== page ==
2.6 Main aspects of the first water master plan The main problems addressed in the water master plan in 1990, was the integration of a new water treatment plant (WTP) which was under construction at the time, pressure problems in the high-lying area near the main cluster of reservoirs in the George zone, and lack of storage and pressure problems in the Blanco area (where Fancourt Golf Estate had just been developed). Furthermore, the substantial supplies into Thembalethu and Pacaltsdorp went straight into their reticulation networks, without reservoir storage for strategic and balancing purposes. The main aspects of the master plan were therefore: • A pumping system from the new WTP to the main cluster of reservoirs; • A western main from the cluster of reservoirs into and through the George zone; • Reinforcement of the main pipe to the Blanco zone; • An additional reservoir in Blanco; and • Reservoirs for Pacaltsdorp and Thembalethu, to even out the load they placed on the reticulation. The sum of all the works proposed in the master plan would increase the capacity of the bulk and distribution mains systems from the then 16 Mℓ/d AADD to a future (± 2010) 42 Mℓ/d AADD.

3.3 Addition/impact of Uniondale and Haarlem Recently, the towns of Uniondale and Haarlem (see Figure 1) were also incorporated into George LM. These are two “free-standing” separate towns which as such, did not influence the previous modelling and master planning per sé. Yet, new models and master plans had to be established for these towns, in order to align them with the rest of George. 4. CHANGES IN THE ECONOMIC ENVIRONMENT 4.1 Original scope and horizon for planning The scope of the original master planning in 1990 is shown in Figure 3. At the time occupation of vacant stands and future developments represented an increase in AADD from 16 Mℓ/d to 42 Mℓ/d, estimated to take place over a period of ±20 years at a growth rate of ±5% p.a. As it turned out, this was not far from the mark, since the actual AADD in 2008 (before the effect of the severe drought – see par. 6.1) was ±35 Mℓ/d. 4.2 Economic/property boom of the 2000s and its impact on the master plans More or less between 2000 and 2008 there was a tremendous boom in the property/development market in George, as in the rest of South Africa (even more so). This was mainly fuelled by the credit/property bubble, which resulted in the world-wide crash in 2007/8. The boom had a significant impact on the master planning for George’s water and sewer systems. Suddenly every developer (and his dog) had identified land for development, and wanted to urgently proceed. Meanwhile, Thembalethu and Pacaltsdorp were also growing fast. Some of the boom time developments did come to fruition (Oubaai, Kraaibosch, Garden Route Mall, Le Grand), but there were many others on the table that remained in the “planning” stage. Many of these proposals were leapfrog developments that were far removed from existing bulk services, which would have placed tremendous strain on the water sources, if they materialised. Yet, George LM had to be prepared for these developments, and therefore a major revamp of the master plans was required around 2005. The extent of the planning area is shown in Figure 3. At the time, the actual AADD in George was in the region of 26 Mℓ/d, with a total planning area future AADD of 107 Mℓ/d. The revamped master plans included many aspects and projects that were not in the original plans, the main ones being: • An eastern main from the cluster of reservoirs into and through the George zone, to serve the Mall and the Kraaibosch area; • Various new pumping zones in the sewer system; • New WTP’s for developments on the eastern and western fringes of the planning area (even desalination of seawater for e.g. Lakes Eco Resort, and recycled water for Lagoon Bay); and • New package plants for the developments outside the existing WWTW drainage basins.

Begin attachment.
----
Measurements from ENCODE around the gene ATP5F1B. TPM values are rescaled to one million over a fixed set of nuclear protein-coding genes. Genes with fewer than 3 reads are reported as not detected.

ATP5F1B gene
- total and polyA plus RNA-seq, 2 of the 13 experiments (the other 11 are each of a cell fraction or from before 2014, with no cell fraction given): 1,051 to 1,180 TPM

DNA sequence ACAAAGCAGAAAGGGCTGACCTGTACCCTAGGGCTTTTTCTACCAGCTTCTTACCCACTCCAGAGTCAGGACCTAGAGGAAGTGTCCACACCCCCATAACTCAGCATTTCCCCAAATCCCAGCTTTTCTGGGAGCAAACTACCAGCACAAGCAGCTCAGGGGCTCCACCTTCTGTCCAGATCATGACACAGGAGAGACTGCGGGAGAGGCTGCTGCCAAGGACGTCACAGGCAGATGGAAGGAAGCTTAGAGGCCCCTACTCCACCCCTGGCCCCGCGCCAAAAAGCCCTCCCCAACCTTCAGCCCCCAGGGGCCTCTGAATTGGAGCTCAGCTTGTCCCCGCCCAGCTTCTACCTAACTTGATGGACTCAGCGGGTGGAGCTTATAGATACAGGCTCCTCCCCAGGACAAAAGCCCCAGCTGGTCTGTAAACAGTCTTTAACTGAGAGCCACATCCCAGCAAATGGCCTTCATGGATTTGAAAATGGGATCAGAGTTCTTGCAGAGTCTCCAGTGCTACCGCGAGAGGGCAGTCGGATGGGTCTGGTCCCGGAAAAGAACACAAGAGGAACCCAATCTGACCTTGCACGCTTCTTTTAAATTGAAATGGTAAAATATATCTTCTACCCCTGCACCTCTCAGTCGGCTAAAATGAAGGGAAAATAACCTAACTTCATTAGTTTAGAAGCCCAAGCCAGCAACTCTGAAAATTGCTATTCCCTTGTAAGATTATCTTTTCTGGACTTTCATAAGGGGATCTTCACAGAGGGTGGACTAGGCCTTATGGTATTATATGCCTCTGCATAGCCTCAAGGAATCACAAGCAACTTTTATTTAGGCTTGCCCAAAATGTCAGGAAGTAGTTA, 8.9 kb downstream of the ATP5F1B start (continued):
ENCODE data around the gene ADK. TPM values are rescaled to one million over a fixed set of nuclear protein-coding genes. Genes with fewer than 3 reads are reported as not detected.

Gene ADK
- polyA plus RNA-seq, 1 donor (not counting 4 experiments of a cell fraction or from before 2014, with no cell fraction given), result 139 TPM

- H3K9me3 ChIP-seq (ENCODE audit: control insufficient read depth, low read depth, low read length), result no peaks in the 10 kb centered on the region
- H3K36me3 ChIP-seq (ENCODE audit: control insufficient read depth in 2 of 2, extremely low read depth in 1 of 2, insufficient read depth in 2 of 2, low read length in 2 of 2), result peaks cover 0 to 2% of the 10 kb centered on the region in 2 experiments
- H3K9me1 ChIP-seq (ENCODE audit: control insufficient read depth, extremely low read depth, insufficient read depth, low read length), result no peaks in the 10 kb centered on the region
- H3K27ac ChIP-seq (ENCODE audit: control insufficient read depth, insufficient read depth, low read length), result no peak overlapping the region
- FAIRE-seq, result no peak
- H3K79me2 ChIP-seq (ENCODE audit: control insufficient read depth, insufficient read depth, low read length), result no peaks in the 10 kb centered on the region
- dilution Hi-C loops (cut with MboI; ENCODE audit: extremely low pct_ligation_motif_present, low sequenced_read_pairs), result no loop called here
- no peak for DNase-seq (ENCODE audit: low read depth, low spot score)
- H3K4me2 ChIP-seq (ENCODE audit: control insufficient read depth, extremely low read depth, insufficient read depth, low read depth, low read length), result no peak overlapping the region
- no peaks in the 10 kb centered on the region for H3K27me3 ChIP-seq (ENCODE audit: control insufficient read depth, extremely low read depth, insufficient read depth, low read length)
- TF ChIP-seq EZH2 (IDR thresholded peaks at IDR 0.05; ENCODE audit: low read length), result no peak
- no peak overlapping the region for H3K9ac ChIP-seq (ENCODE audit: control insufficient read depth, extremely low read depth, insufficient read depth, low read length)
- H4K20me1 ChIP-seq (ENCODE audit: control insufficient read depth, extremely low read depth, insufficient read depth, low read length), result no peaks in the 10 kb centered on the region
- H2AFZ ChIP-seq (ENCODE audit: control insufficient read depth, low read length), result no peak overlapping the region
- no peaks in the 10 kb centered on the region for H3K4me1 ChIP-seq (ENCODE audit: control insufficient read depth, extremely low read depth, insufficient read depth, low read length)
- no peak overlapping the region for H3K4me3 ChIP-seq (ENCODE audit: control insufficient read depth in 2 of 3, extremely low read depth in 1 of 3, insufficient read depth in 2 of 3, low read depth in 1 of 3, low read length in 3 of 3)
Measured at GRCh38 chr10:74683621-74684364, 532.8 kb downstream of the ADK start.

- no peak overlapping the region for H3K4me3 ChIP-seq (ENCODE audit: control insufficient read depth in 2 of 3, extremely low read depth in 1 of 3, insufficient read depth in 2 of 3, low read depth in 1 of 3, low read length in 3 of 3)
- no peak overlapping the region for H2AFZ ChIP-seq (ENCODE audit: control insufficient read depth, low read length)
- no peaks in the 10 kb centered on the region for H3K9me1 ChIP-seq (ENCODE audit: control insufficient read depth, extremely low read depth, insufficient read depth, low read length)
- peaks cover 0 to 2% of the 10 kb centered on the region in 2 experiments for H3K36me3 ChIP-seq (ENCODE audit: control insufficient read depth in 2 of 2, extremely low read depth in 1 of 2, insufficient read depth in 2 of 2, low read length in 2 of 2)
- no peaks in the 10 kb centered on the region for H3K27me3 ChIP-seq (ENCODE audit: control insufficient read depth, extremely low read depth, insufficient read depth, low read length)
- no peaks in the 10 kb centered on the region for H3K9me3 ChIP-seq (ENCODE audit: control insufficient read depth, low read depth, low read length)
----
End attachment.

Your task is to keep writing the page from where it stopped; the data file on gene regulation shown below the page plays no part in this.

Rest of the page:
2.7 Main aspects of the first sewer master plan Whereas some ad-hoc sewer problems were modelled and solved through the 1990s, it was only around 2000 that the first total sewer master plan was completed. This was a number of years after the first water master plan, and already included Thembalethu and Pacaltsdorp. The main aspects of the sewer master plan were: • Gwaiing outfall system and pump station to Gwaiing WWTW; • New Kraaibosch bulk outfall system and pump stations; • Six new pump station drainage areas in Pacaltsdorp and Thembalethu; and • Upgrading of the existing WWTWs. 3. CHANGES IN THE POLITICAL ENVIRONMENT 3.1. Addition/impact of Pacaltsdorp/Thembalethu The first change in the political environment took place in mid-1990, when Thembalethu and Pacaltsdorp were incorporated into George (see Figure 1). This did not have much of an impact on the water master plan since the bulk supplies to these two areas had already been taken into account for the original plan. The master plan simply had to be extended to also include the reticulation networks of the two areas. The addition did, however, have a major impact on the sewer system and actually prompted the first complete sewer master plan. The largest portion of these two areas lie on the southern side of the two main WWTWs, and is at a lower elevation. This required careful planning of the collector and pumping systems. 3.2 Addition/impact of Wilderness area The next change in the political environment was around 2000 when the Wilderness area (Wilderness, Wilderness Heights, Hoekwil, Touwsranten and Kleinkrantz) was incorporated into George (see Figure 1). Until then, George’s only concern was to provide sufficient capacity for the bulk supply point into the Wilderness/Kraaibosch area.